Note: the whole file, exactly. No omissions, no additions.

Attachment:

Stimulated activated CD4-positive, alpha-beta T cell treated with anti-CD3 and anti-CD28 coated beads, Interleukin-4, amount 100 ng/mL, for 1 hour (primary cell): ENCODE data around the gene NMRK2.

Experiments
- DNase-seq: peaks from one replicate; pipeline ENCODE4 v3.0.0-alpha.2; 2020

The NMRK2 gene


Stimulated activated CD4-positive, alpha-beta T cell treated with anti-CD3 and anti-CD28 coated beads, Interleukin-4, amount 100 ng/mL, for 1 hour (primary cell): ENCODE data around the gene NMRK2.

Experiments
- DNase-seq: peaks from one replicate; pipeline ENCODE4 v3.0.0-alpha.2; 2020

The NMRK2 gene